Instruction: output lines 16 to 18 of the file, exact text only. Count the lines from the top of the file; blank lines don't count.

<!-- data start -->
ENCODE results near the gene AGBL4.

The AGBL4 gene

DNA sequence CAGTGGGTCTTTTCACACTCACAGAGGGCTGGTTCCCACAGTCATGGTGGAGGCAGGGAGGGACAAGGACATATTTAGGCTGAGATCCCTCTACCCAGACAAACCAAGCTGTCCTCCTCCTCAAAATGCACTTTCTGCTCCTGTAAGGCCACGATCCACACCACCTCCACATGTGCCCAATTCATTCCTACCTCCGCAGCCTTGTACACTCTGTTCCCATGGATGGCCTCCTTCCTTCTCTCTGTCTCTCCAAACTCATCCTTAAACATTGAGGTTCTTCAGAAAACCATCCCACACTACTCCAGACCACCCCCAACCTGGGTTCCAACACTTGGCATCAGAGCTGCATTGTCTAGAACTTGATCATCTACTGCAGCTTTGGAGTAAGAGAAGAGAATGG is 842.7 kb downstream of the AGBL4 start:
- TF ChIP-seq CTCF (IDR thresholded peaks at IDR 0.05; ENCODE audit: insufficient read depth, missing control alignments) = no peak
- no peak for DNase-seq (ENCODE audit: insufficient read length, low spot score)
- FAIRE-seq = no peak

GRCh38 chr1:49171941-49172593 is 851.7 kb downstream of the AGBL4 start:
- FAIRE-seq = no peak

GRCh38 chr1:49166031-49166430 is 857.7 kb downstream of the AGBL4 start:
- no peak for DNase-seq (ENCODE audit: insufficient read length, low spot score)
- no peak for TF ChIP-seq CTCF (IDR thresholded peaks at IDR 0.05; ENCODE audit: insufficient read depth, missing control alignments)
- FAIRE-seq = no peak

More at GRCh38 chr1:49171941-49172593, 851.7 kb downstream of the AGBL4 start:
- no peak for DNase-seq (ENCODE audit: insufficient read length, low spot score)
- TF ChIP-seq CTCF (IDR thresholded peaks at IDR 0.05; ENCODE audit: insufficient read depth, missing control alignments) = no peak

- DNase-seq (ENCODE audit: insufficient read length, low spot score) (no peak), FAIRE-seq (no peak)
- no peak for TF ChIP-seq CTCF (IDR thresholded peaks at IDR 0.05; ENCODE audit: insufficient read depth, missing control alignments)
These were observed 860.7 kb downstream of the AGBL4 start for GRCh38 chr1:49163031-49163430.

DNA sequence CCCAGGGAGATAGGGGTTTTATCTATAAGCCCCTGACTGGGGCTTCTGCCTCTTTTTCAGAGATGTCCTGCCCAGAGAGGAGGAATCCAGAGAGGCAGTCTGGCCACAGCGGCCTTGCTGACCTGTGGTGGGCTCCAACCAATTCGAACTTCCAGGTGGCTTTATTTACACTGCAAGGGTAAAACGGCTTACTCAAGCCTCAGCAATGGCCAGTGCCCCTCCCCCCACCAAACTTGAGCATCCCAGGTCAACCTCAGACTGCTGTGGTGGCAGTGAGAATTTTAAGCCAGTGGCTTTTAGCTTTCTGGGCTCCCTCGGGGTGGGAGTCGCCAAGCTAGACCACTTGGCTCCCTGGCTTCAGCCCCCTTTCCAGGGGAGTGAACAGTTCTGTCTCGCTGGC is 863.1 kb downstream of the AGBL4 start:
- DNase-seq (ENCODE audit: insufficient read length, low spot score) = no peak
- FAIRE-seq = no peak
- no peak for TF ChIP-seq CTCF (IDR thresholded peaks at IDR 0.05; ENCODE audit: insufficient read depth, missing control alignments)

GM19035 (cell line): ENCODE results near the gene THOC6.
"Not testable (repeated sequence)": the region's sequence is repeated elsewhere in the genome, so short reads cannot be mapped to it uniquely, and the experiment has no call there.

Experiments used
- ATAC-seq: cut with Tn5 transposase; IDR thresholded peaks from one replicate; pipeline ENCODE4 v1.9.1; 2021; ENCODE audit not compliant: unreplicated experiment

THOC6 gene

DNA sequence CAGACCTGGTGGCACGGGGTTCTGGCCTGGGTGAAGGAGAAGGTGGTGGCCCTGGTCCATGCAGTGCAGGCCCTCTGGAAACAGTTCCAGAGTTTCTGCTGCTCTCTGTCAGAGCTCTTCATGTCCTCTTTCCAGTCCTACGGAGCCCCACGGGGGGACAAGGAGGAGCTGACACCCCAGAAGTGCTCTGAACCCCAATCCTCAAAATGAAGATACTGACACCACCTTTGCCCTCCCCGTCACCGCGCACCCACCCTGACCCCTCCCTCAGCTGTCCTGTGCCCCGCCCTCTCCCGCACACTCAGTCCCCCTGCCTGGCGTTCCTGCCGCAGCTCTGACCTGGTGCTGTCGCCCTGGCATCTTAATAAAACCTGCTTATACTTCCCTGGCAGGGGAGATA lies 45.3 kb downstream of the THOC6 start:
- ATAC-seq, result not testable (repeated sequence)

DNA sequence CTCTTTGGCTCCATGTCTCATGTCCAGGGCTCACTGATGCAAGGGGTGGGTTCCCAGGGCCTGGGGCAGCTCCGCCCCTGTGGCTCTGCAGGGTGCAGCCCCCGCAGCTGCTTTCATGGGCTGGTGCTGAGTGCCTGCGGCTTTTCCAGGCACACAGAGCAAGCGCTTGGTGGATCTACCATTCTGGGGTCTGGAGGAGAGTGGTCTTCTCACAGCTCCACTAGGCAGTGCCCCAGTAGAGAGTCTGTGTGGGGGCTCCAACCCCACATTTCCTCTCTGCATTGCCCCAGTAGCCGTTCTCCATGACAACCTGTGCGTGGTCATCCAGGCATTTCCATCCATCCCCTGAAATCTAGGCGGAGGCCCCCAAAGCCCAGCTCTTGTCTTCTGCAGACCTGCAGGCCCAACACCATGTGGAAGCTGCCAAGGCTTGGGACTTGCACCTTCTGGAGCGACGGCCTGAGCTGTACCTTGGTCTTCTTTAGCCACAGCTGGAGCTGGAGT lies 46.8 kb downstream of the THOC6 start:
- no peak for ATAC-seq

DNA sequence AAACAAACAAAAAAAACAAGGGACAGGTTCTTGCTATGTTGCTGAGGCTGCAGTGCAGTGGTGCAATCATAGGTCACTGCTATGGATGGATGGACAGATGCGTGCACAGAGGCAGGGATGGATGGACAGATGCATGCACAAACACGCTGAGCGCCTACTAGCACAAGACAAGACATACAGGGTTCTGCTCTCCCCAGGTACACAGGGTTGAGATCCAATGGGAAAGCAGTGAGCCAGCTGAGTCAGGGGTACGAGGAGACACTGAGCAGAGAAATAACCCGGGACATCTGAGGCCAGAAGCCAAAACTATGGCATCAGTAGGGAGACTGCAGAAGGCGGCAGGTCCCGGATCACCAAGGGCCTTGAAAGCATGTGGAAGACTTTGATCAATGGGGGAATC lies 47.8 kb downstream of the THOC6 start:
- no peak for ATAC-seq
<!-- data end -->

- DNase-seq (ENCODE audit: insufficient read length, low spot score) (no peak), FAIRE-seq (no peak)
- no peak for TF ChIP-seq CTCF (IDR thresholded peaks at IDR 0.05; ENCODE audit: insufficient read depth, missing control alignments)
These were observed 860.7 kb downstream of the AGBL4 start for GRCh38 chr1:49163031-49163430.